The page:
Organizing Zone Data Files in Different Directories

3.7.1 Problem

You want to organize your zone data files in different directories.

3.7.2 Solution

Specify the full path or a relative path to the zone data files in the zones' file substatements. For example:

zone "foo.example" {
 type master;
 file "/var/named/masters/db.foo.example";

zone "bar.example" {
 type slave;
 masters {; };
 file "/var/named/slaves/bak.bar.example";

Or, using relative paths:

zone "foo.example" {
 type master;
 file "masters/db.foo.example";

zone "bar.example" {
 type slave;
 masters {; };
 file "slaves/bak.bar.example";

Relative paths are interpreted relative to the name server's working directory.

3.7.3 Discussion

Splitting zone data files into one directory for primary master zones and one for slave zones is handy, but on a name server with hundreds or thousands of zones, you may still end up with an unwieldy number of zone data files in each directory. On a name server like that, you might create 26 subdirectories, named "a" through "z." Then you could organize data files into subdirectories according to the first letter of the zone's domain name. Or you could create subdirectories after the last label of a zone's domain name, and each of those subdirectories could have subdirectories named for the next-to-last label, and so on, like so:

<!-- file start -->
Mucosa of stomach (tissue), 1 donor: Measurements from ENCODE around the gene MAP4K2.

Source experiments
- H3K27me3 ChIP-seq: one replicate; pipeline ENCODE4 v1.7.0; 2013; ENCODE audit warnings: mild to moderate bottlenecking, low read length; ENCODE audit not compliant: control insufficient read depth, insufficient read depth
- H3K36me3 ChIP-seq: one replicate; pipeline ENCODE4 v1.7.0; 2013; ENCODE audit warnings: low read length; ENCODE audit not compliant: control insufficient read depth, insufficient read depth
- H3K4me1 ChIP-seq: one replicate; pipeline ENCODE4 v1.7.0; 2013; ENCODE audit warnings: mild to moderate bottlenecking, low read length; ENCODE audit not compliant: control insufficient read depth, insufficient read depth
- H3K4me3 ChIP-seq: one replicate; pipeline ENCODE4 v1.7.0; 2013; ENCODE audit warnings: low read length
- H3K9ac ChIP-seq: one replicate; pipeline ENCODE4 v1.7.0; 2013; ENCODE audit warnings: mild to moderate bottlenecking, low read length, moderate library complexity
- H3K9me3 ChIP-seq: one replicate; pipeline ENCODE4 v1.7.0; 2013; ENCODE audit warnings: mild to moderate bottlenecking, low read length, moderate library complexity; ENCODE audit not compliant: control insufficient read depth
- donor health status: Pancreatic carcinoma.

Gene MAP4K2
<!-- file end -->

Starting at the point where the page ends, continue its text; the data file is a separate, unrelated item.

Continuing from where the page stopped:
This makes it easy to find a zone data file and keeps directories small.

3.7.4 See Also

Section 3.6 and "Using Several Directories" in Chapter 7 of DNS and BIND.

Getting Started

Zone Data

BIND Name Server Configuration

Electronic Mail

BIND Name Server Operations

Delegation and Registration


Interoperability and Upgrading

Resolvers and Programming

Logging and Troubleshooting


DNS & BIND Cookbook
DNS & BIND Cookbook
ISBN: 0596004109
EAN: 2147483647
Year: 2005
Pages: 220
Authors: Cricket Liu

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